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What are RTA cabinets? The quick definition: RTA cabinets are “ready-to-assemble” cabinets. That is, cabinets that are shipped to you unassembled. You are responsible for assembling them before installing them in your house
What are RTA cabinets? An overview
So what are RTA cabinets? The widespread use of RTA cabinets is a relatively new development. In the past, most cabinets came pre-assembled by their manufacturer.
A typical buyer would be a contractor, who would come out to your house, do the measuring for the cabinets, and then have the cabinets delivered — assembled — to your house. The contractor would then install the cabinets. In this case, you may pay the cabinet manufacturer, although generally you would pay the contractor, who would then pay the manufacturer for the cabinets.
RTA cabinets are a more DIY option. The most important thing about RTA cabinets is that you (or your contractor) must assemble them yourself — before they are installed.
RTA cabinets come in many different shapes and sizes, but they have a few main properties: First, they are flat-packed, like IKEA furniture. And second, they contain all of the hardware (but not necessarily the tools) to put them together — again, like IKEA furniture.
How difficult is it to assemble RTA cabinets?
RTA cabinets are generally not difficult to assemble. You definitely don’t need to be an expert carpenter or craftsman in order to assemble them. In fact, you don’t even need to be particularly handy.
It helps to be familiar with an electric screwdriver and feel comfortable using a hammer. if you have ever assembled furniture (especially IKEA furniture), you are totally capable of assembling RTA cabinets.
One thing to understand: it’s easier to assemble RTA cabinets than to install them. So even if you don’t feel capable of hanging cabinets on the wall, you are likely capable of assembling them.
How much time should I budget to assemble RTA cabinets?
Depending on the cabinet type, assembly time can range from minutes to over an hour.
When I began assembling my first RTA cabinet, it took me well over an hour to assemble a simple 30″ wall cabinet. However, after assembling several, I was able to complete each new wall cabinet in under 30 minutes.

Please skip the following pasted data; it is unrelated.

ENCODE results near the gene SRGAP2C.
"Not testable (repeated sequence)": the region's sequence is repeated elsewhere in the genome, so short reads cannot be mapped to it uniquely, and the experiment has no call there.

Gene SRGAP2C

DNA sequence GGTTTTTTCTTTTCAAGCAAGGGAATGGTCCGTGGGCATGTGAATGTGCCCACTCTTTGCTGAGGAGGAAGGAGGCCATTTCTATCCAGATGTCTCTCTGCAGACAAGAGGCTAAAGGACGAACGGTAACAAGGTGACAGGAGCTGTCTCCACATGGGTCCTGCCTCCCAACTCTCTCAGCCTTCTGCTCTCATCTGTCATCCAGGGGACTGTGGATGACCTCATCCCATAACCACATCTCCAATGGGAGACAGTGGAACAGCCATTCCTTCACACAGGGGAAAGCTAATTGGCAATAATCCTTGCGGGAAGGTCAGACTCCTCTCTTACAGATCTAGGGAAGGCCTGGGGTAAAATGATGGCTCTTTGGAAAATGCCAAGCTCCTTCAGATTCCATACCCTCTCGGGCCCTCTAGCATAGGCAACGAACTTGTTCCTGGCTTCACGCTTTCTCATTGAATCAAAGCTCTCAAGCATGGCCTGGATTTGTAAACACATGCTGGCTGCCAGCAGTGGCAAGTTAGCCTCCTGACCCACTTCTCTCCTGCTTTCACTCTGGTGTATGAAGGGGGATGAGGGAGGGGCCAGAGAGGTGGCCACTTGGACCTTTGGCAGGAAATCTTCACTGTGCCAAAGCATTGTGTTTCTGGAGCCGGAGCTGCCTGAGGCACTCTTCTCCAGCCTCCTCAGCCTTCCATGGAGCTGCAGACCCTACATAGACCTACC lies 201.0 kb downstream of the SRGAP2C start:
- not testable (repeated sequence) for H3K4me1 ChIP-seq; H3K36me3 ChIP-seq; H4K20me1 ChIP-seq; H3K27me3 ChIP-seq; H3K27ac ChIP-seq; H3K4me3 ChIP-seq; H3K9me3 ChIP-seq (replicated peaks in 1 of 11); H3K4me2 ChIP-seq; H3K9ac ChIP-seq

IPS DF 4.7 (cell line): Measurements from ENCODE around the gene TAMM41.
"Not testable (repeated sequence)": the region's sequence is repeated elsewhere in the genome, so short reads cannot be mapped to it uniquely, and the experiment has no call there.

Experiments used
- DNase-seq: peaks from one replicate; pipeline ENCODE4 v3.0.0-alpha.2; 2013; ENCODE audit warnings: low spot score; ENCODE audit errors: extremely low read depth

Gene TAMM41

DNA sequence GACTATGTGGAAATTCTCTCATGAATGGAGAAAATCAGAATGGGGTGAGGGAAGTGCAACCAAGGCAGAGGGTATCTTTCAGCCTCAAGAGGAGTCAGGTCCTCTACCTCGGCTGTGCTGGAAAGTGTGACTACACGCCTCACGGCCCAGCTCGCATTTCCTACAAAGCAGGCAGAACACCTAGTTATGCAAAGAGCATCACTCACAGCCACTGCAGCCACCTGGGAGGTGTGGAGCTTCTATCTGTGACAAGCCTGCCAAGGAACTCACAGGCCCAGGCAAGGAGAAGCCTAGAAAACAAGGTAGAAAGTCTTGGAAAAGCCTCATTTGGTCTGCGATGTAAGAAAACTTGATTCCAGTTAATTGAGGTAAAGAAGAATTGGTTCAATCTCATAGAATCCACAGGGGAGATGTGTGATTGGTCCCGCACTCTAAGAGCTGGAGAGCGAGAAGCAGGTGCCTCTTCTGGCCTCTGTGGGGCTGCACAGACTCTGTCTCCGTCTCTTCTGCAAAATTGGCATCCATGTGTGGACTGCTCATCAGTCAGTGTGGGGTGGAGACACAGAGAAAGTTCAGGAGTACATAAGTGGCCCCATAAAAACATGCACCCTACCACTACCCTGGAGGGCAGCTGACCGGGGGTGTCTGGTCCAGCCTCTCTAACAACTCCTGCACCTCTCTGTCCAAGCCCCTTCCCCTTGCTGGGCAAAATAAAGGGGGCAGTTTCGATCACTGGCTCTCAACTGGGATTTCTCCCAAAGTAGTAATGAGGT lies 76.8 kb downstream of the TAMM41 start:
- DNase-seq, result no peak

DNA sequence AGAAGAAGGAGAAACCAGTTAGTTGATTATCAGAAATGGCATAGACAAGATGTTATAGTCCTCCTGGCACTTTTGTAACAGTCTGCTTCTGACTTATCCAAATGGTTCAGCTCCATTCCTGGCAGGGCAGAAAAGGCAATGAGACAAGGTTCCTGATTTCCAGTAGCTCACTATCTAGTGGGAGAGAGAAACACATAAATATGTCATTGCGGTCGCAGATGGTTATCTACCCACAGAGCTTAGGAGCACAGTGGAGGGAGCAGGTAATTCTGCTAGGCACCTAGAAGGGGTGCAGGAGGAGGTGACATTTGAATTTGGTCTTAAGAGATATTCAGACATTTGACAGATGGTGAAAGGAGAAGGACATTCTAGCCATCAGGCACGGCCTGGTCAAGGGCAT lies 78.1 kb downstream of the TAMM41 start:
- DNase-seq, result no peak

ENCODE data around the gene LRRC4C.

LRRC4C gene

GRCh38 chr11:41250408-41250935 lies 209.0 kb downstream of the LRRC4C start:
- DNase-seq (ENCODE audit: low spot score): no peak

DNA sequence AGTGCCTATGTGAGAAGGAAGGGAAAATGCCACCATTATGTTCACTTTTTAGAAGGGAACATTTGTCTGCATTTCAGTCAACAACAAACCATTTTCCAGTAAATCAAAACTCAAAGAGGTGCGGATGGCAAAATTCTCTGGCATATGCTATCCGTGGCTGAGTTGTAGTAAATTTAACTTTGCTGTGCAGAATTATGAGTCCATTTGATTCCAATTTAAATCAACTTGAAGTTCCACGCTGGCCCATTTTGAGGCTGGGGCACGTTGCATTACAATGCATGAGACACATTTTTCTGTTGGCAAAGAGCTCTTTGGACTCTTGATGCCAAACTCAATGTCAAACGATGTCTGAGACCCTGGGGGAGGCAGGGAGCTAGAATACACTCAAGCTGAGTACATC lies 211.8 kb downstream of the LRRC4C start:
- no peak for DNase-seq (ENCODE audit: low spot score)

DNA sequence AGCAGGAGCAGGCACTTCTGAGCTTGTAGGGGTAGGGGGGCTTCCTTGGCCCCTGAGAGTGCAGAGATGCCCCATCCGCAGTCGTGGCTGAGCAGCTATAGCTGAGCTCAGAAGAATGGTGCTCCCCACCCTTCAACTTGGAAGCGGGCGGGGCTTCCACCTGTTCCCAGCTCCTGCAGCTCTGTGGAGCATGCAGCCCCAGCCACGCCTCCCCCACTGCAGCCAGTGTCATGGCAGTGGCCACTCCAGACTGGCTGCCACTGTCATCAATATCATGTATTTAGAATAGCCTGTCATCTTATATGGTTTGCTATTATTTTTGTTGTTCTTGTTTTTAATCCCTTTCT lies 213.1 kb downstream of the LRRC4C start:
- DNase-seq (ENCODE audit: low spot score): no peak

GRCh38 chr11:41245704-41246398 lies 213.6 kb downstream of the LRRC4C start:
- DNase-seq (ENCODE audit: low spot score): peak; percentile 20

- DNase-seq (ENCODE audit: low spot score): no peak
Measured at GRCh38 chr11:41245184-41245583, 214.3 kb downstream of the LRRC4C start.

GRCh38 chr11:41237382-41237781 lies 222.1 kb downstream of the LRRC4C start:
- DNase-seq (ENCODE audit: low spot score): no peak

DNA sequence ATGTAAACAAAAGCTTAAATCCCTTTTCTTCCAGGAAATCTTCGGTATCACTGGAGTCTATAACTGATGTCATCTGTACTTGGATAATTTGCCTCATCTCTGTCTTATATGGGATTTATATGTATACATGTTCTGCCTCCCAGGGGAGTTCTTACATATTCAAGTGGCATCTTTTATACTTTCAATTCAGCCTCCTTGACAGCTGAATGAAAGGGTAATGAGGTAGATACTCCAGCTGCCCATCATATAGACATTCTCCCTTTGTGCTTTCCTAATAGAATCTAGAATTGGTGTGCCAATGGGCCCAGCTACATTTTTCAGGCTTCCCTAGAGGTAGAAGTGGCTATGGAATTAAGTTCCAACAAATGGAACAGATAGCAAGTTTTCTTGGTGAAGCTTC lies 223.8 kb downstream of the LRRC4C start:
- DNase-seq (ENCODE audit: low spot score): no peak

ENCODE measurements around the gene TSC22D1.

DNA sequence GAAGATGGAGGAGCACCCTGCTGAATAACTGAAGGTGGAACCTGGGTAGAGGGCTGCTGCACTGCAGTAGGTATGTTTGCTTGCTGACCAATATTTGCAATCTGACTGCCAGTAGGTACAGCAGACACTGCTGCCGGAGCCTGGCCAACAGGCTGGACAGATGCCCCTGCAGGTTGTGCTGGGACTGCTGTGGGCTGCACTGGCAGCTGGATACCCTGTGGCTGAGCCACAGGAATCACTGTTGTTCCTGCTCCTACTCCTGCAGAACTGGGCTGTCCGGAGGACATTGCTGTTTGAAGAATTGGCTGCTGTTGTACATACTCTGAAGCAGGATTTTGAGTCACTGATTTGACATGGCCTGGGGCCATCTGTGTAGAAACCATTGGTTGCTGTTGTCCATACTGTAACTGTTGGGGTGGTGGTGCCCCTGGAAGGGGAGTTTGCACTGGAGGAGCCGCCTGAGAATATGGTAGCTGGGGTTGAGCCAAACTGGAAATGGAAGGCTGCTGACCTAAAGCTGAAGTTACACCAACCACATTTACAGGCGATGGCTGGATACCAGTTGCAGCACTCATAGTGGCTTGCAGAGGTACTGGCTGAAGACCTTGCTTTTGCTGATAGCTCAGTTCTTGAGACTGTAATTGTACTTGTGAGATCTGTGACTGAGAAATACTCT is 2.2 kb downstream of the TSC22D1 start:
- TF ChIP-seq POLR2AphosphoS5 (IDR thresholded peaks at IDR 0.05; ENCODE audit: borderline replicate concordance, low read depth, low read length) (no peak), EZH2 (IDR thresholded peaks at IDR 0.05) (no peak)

Base cabinets generally take longer than wall cabinets, given that they have a platform at the bottom which needs to be assembled. And drawers generally take longer than cabinets, since each drawer needs to be assembled piece by piece.
The most difficult to assemble RTA cabinets tend to be the full height ones. These are unwieldy, and can way as much as 100 pounds. In order to assemble these, you will need space, and you may need a friend to help you turn them over without damaging them.
In each of the reviews of different cabinet sellers’ products, I provide information on the time it took me to assemble their cabinets. You can look at each review page for that specific information.
What do you need to assemble RTA cabinets?
Generally, very few tools are needed to assemble RTA cabinets. All parts and hardware are included in the box, and sometimes manufacturers include some assembly tools.
Here is a list of the most basic tools required to assemble RTA cabinets:
Here is a list of additional tools that make the job easier:
- A drill (with bits)
- Needle-nose pliers
- Scrap wood (to help hammer parts together easily)
- A level with angle readouts
- A square
Often, you will use an electric driver which can double as a drill. The driver is used for screwing cabinet parts together. Generally, the manufacturer will drill pilot holes where the screws should go; however, it helps to have a drill so that you can drill your own, if the ones provided are in the wrong place or missing.
The rubber mallet and scrap wood are used to fit slide fit or press fit parts. Many RTA cabinets are manufactured with tongue and groove or dovetail joints. These need to be coerced into place.
Using a regular hammer can damage these parts. A rubber mallet is softer and safer to use. If you’re trying to hammer a larger area, the scrap wood helps. You can place the scrap wood against the cabinet, and use the mallet to hit the scrap wood. This distributes the force of the hammer over a larger area.
Wood glue is especially important in order to build cabinets that last. You will want to glue every joint to ensure that they don’t come apart with time.
Finally, a level and a square are useful to ensure the cabinets are square, and that adjustable parts like the drawer slides are level.
Should I buy RTA cabinets?
Whether you should buy RTA cabinets depends on how much time you have, how much money you want to spend, and whether you’re comfortable getting your hands dirty. Today’s RTA cabinets use the top materials and hardware, so their quality when complete easily compares (and sometimes even surpasses) that of top cabinet makers.
So the real question is: are you willing to do some work in order to save a significant amount of money? If so, RTA cabinets are for you.